"There's a lemming mentality that goes on in our humanity, and the idea of blind de'votion, to me, is really fascinating. If you don't ask questions about things you ha'V'e faith in, it could wind up coming back to bite you."
Contemporary viewers may have differing interpretations, as do the show's stars. Mitchell sees 'V"s as a religious cult; Wolf believes they represent terrorists.
Others on both sides of the political spectrum may point to the visitors' explicit promises of hope, change and universal health care as a pointed reference to pledges of the Obama administration. But Peters says the show has been in the works since 2007. Reality was "never really a factor," he says. "There's no political message being shoved down anyone's throat."
Kenny Johnson, who created the original 'V', says via e-mail that in any guise, the series offers "a timeless story" in depicting "the struggle of resistance against oppression, how ordinary people react to extraordinary circumstances."
Johnson is not involved in the new series and hasn't seen it. But he says "they are using very different characters and stories and style than my original. It's very hard to recapture lightning in a bottle - but I hope the new 'V' team will do well," in part to boost prospects for a 'V' feature film he hopes to make.
But the series remake has run into roadblocks. 'V"s pilot episode was well-received by advertisers and critics, but ABC's late-summer decision to start the show two months earlier than planned - in part to dodge "American Idol" and the broadcast of the Winter Olympics, also in Vancouver - led to script problems, which forced reshoots and a five-week production break.
The first of three planned story arcs was condensed from six to four fall episodes. And the show will test viewers' loyalty with a three-month hiatus; remaining episodes won't surface until March. A promotional campaign that called for planes to skywrite red 'V's over national landmarks was scuttled after publicity over potential environmental effects.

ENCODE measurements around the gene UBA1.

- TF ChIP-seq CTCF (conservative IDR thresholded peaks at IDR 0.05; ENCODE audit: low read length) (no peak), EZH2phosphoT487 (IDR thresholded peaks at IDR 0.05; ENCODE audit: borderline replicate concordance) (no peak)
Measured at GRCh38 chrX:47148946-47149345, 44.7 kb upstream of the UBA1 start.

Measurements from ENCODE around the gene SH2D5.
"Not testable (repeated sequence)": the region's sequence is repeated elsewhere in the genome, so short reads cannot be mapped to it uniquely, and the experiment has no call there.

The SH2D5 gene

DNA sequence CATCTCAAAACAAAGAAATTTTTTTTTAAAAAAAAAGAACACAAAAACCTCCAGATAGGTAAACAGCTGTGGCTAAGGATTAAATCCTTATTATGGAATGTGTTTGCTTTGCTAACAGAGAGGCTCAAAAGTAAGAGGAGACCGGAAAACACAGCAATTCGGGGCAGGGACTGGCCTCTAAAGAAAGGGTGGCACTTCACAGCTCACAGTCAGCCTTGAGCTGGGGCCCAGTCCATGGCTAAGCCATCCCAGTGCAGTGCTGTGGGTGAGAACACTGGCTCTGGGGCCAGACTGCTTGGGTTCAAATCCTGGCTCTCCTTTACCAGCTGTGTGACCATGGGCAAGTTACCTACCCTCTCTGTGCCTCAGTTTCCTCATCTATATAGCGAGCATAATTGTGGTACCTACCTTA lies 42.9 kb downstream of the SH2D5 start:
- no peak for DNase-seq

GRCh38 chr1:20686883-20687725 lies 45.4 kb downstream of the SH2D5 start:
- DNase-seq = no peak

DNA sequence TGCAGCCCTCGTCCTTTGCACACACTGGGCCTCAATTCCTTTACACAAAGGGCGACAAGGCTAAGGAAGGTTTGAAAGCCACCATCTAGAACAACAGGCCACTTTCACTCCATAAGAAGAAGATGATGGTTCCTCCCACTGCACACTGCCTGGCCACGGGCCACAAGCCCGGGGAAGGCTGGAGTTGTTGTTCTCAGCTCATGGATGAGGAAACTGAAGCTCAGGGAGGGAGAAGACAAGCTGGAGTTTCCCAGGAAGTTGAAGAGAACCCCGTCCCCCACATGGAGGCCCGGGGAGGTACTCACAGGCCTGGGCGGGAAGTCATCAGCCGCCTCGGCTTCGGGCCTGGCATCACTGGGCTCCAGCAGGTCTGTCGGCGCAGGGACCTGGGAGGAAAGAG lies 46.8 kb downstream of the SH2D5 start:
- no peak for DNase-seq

And Thursday, in a response to the show's production problems, Peters (USA Network's "The 4400") was replaced at the helm of the show by Scott Rosenbaum ("Chuck," ''The Shield"), though he is expected to stay aboard as an executive producer.
"We had a great pilot, then a couple of great episodes, but we had a disconnect on where we were going from there," says ABC Entertainment Group chief Stephen McPherson. Though no stranger to tinkering (he made extensive changes to the original "Grey's Anatomy" pilot), "I hadn't had the experience of that before." But McPherson accepts "a little blame for rushing them."
Mitchell, who plays hero FBI agent Erica Evans, says the resulting changes merely speed the pace of storytelling to pack a bigger wallop, including big cliffhangers in the Nov'. 24 episode. Filming on that episode is set to wrap today, gving actors another unexpected 10-week break as the show is retooled. (Mitchell will trek to Hawaii to shoot new "Lost" episodes.)